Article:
Unfortunately for .NET and Java, the right tool for those jobs is the even-easier-to-use interpreted languages like PHP, Python and Perl. Since 99.99% of enterprise applications are browser-based applications running on a company's local intranet that simply read/write to a database and spit out pretty web pages to a browser, Java and .NET are complete overkill. The added complexity of running a Java based website(Hudson or Jenkins build servers, JVMs, etc...) is rarely ever needed, and the alleged performance gains of running a "compiled" binary for your web application are MIA in real life. Then there's ASP.NET, which is a complete joke.

  6. #96
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    Quote Originally Posted by frantaylor View Post
    "OVERNIGHT"

    Somewhere above I read that C# was introduced in 2002!

    Since when is 10 years "overnight" It did not take Microsoft 10 years to write Word or Excel.

    And I thought these new development environments were supposed to make development EASIER and FASTER. You say it takes LONGER now???
    I see.
    Well I do partially agree with you on that.
    It seems the issue is that the products have to move forward, not even a year can be taken for re-platforming... unless there is a MAJOR (^MAJOR) benefit.
    It may be possible that some old C++ code here and there would be rewritten... unlikely all of it would be for a while...
    Plus the truth is, as long as something "works" and that re-platforming is (more) painful, it is not going to happen I guess...


    (I take back my previous negative comment, sorry)

  7. #97
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    Quote Originally Posted by bornslippy View Post
    Unfortunately for .NET and Java, the right tool for those jobs is the even-easier-to-use interpreted languages like PHP, Python and Perl.....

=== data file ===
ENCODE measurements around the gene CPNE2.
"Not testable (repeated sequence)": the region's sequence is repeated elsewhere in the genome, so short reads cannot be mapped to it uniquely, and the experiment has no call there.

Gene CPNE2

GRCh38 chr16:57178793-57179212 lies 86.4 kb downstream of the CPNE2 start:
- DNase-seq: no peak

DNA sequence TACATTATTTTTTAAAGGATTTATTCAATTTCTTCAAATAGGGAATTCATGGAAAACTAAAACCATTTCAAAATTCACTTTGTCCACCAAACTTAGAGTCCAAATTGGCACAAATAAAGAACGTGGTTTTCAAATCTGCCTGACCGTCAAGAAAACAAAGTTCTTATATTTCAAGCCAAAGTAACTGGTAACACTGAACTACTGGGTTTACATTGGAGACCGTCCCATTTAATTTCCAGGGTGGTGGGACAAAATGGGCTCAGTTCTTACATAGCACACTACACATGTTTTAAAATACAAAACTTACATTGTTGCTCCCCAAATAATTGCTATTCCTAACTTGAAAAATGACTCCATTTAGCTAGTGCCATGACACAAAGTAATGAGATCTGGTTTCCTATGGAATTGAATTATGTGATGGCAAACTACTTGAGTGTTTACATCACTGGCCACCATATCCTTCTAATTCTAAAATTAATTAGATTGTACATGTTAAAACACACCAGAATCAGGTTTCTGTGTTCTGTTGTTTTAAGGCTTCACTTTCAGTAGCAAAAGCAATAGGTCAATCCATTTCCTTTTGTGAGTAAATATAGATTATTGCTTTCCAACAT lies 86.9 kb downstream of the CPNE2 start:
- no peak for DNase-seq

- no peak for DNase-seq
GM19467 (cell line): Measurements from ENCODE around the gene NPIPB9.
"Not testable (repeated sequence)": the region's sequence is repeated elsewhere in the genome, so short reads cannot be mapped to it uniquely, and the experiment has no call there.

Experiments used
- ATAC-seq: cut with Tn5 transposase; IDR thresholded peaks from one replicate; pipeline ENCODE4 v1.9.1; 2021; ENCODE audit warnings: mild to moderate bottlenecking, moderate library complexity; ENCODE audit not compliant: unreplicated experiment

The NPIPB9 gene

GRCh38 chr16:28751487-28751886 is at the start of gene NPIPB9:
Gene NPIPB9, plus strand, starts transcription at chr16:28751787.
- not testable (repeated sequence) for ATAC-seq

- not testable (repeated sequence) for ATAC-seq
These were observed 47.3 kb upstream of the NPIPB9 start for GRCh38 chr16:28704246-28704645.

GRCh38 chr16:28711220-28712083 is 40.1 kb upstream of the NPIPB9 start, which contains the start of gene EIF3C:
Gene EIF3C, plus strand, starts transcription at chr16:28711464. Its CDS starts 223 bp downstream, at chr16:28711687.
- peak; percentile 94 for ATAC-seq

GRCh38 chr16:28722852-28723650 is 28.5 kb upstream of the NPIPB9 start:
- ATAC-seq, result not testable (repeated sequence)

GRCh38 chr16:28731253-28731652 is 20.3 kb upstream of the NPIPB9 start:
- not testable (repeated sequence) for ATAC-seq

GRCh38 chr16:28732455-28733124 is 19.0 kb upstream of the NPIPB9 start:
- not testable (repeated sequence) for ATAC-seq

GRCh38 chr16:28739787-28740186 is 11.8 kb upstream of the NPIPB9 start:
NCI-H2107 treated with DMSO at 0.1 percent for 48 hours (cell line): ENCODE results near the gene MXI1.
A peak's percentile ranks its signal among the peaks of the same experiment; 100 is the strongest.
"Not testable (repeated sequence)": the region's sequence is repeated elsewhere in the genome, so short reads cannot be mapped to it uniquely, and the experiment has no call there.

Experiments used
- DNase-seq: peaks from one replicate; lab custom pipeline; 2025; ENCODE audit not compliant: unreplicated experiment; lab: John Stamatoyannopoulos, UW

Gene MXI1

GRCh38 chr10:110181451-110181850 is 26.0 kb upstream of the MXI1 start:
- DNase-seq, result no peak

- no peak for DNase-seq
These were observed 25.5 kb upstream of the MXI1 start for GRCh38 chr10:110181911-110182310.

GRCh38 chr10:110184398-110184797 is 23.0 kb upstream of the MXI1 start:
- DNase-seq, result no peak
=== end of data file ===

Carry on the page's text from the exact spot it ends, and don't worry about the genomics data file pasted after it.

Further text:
...[some BS about "enterprise browser applications and their backend implications"
    Java and .NET (and other IR/JIT technologies) are major players in enterprise computing. In addition to ApacheHTTPD->Tomcat->JBOSS->JDBC or IIS->ASP.NET->.NET->ODBC stacks, Java/.NET are often used for middleware behind the technologies you reference. I would counter that Amazon is a good example of an enterprise load that surpassed Perl's capabilities in both performance and software development terms. Perhaps we have an old-time Amazon SE registered that can comment about 2003->2006.

    F

  8. #98
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    Quote Originally Posted by russofris View Post
    Java and .NET (and other IR/JIT technologies) are major players in enterprise computing. In addition to ApacheHTTPD->Tomcat->JBOSS->JDBC or IIS->ASP.NET->.NET->ODBC stacks, Java/.NET are often used for middleware behind the technologies you reference. I would counter that Amazon is a good example of an enterprise load that surpassed Perl's capabilities in both performance and software development terms. Perhaps we have an old-time Amazon SE registered that can comment about 2003->2006.

    F
    Was there a point to all of that?

    So, according to you, Amazon supposedly does/did run on Java, so you compare it to Perl? Why not compare it to Python, which is used extensively at Facebook and Google, the #1 and #2 websites for traffic? If Java was so great, wouldn't they use it too? Let me guess, you're a Java developer, therefore you must defend Java's honor?

    Of course, that was obviously not the kind of "enterpise application" I was referring to, I was referring to the kind of development-for-dummies internal applications that large companies develop in-house(or outsource to India) to be used in-house only...

  9. #99
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    There are a large number of people here who take themselves far too seriously. Please stop looking at your programming language and development environment as a religion.

  10. #100
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    I can't speak much about the technical or legal details of Mono or Java. I'm still learning programming and almost everything I do is in C/C++. But from a purely end user prospective this is what I have observed amongst desktop apps.

    - Java applications using SWT or Swing look awful.
    - Mono applications don't because they are using gtk# bindings. (never seen winforms actually in use on linux).
    - Java applications have atrocious RAM use
    - Mono apps are still higher then I feel they should be, but not like Java.
    - I've had crashes with both but I think a bit more with Mono.

    Maybe Java and C# just allow for sloppy programming which could be the causes of many of these issues, but I'm not impressed with either.

    From the whole legal thing, I think it's a bad idea to start a C# app with the intention of using Mono on non-windows platforms. I think it's fine if you had an old C# app that you need to port over and don't want to rewrite, but why the hell write a new program from scratch using mono from the start?